Although the first Chase cover we’ve included here is the September 16, 1953 program for the Villanova Game, Chase’s covers may have been used even earlier by UT, as no covers were unearthed for the 1951 or 1952 seasons. Whenever he began, Chase’s covers are now treasured keepsakes, for his vision of Bevo as the canny trickster brought smiles to the fans that filled Memorial Stadium in the 1950s and continue to amuse modern viewers who often remark that they remind them of the Roadrunner & Coyote cartoons. Chase’s drawings linger in the memory because of their sly wit. You can’t look at the 1954 Washington State program, for instance, and not chuckle at Bevo’s supposed innocence as he sets his clever trap for the Washington Cougar who’s wary…but intrigued. Or consider the 1956 Homecoming program when Texas played SMU. In one humorous tableau, Chase has managed to convey the Longhorn’s hopes to beat the Mustangs and the fact that the game was also “Dad’s Day,” Homecoming and Armed Forces Day all rolled into one.
By creating covers specifically for the Texas football games, Chase was able to integrate local storylines and national news events into his covers and make them unique and truly memorable. The Tulane cover in 1957, for example, refers to the heavy rains that hit Austin that previous spring (ending a long drought); the 1955 Texas Tech program marked the installation of lights on Memorial Stadium allowing for night games; the launch of Sputnik prompted Chase’s 1958 Georgia cover; and when the Longhorns played California in 1959 as NBC’s “game of the day,” Chase found just the right formula to mark the milestone.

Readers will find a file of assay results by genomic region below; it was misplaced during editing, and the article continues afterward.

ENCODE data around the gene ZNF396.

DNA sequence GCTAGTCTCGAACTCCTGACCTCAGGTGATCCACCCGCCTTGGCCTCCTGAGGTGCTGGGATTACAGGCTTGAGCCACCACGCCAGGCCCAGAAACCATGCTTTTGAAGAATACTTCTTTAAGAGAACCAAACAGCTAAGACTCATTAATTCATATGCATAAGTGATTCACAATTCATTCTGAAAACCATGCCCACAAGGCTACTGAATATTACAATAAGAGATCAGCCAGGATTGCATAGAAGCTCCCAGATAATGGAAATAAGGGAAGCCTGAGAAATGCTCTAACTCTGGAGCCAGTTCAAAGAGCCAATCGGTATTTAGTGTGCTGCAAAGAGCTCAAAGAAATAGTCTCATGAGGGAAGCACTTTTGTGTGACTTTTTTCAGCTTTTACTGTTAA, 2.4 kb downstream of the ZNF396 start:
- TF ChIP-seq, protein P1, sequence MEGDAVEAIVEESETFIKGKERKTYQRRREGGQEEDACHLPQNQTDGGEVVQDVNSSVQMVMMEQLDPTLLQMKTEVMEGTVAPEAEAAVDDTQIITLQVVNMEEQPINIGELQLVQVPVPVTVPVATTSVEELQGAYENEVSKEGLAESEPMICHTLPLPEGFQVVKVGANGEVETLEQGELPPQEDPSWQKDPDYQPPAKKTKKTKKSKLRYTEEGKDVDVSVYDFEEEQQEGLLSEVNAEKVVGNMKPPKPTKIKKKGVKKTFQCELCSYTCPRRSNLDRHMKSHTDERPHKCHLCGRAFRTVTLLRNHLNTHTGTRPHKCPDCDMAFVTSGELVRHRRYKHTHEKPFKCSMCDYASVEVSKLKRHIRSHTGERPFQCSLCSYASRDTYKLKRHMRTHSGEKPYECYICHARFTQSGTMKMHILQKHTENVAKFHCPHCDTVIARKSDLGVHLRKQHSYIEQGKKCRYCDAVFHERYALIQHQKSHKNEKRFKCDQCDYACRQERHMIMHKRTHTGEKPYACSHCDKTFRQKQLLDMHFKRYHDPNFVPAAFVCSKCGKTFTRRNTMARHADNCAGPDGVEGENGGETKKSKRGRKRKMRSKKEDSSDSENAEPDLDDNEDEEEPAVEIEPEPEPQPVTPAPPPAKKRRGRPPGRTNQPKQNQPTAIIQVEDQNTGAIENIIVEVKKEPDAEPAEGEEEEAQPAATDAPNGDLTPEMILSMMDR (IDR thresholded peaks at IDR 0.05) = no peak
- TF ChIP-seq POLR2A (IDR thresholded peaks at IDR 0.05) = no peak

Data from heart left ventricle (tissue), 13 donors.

Some events happened repeatedly, of course, but Chase’s covers were always fresh, always amusing. Band Day, for instance, was the Saturday each fall when local high school bands (sometimes more than 70) attended the game and participated in pre-game and half-time activities. The high school bands marched down Congress Avenue in the morning as judges scored their play; winners were announced at halftime. Dad’s Day began in 1948, following the formation of the University of Texas Dad’s Association. At a home football game each year, UT honored the contributions of fathers to the University and remembered the founding of the organization. Boy Scout Day was also an annual affair. On this Saturday, the Athletic Council honored boys who’d earned the rank of Eagle Scout over the past year during the halftime show. And then there was the matter of the “bronze hat.” The annual game between UT and Oklahoma was played at the Cotton Bowl in Dallas, a site chosen because of its equal distance between the two campuses. Because of the unique nature of this rivalry, a special trophy went to the winner—a bronze cowboy hat mounted on a base of wood. Here, in these Oklahoma programs from 1955, 1957 and 1959, we see Chase at his best, with wily Bevo again getting the last laugh.